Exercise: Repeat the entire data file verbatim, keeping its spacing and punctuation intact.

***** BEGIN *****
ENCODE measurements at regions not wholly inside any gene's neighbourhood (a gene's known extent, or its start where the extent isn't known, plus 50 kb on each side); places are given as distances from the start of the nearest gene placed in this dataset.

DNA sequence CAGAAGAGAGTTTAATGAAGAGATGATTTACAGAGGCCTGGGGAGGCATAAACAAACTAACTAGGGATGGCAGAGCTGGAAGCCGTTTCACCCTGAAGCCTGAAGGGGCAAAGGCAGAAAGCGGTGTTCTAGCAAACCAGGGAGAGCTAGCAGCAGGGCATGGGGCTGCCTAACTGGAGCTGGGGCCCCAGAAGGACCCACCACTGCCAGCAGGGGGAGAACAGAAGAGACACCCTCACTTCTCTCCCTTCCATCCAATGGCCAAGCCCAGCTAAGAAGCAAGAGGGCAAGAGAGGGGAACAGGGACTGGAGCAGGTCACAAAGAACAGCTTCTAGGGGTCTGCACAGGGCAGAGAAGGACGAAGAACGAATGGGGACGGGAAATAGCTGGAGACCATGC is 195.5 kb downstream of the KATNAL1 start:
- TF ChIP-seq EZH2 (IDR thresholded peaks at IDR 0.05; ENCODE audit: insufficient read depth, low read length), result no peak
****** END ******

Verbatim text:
ENCODE measurements at regions not wholly inside any gene's neighbourhood (a gene's known extent, or its start where the extent isn't known, plus 50 kb on each side); places are given as distances from the start of the nearest gene placed in this dataset.

DNA sequence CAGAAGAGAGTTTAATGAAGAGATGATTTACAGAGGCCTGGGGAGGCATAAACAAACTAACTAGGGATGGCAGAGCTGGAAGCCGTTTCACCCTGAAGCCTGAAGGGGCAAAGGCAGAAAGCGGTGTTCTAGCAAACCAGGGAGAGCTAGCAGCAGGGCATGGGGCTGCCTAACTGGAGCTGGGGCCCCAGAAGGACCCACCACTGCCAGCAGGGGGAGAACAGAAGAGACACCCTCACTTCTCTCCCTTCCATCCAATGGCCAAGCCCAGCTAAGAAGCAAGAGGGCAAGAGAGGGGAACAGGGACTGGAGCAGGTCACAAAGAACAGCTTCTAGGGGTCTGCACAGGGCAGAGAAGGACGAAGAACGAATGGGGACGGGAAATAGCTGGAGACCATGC is 195.5 kb downstream of the KATNAL1 start:
- TF ChIP-seq EZH2 (IDR thresholded peaks at IDR 0.05; ENCODE audit: insufficient read depth, low read length), result no peak